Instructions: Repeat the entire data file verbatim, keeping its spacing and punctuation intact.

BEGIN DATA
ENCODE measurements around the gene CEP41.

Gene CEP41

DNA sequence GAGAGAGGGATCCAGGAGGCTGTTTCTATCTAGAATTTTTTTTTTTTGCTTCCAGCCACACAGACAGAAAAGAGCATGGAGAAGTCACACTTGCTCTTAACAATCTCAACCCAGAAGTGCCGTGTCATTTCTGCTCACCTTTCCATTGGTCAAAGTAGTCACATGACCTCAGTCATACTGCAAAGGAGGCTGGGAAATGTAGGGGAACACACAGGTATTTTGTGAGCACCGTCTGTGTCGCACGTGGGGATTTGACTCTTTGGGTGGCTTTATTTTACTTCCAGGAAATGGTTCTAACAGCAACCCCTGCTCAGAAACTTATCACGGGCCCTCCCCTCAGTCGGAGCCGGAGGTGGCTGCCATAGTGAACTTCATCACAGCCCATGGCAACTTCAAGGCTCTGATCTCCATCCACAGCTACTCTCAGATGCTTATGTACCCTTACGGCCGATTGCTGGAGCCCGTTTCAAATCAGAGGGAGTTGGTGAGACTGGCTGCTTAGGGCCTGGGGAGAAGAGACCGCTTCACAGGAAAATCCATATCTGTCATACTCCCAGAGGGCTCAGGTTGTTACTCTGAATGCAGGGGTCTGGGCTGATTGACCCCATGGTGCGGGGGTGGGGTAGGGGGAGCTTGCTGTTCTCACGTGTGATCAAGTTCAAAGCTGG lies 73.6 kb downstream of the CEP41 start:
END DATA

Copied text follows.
ENCODE measurements around the gene CEP41.

Gene CEP41

DNA sequence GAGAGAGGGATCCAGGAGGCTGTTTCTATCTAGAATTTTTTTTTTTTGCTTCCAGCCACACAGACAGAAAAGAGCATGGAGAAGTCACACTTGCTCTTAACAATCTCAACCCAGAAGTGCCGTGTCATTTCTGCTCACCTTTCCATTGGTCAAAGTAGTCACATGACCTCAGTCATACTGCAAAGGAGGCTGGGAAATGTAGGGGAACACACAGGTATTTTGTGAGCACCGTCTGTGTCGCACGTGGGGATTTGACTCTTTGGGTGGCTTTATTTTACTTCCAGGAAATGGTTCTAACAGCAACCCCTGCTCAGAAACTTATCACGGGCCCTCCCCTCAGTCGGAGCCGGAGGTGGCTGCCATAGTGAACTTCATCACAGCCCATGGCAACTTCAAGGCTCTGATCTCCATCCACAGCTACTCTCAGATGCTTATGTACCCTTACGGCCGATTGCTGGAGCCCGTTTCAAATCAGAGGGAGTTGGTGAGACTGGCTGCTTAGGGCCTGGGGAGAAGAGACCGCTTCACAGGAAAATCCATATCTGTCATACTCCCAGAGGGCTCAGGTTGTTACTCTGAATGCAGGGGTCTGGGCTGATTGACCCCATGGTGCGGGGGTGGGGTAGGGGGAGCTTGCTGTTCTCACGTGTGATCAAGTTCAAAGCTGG lies 73.6 kb downstream of the CEP41 start: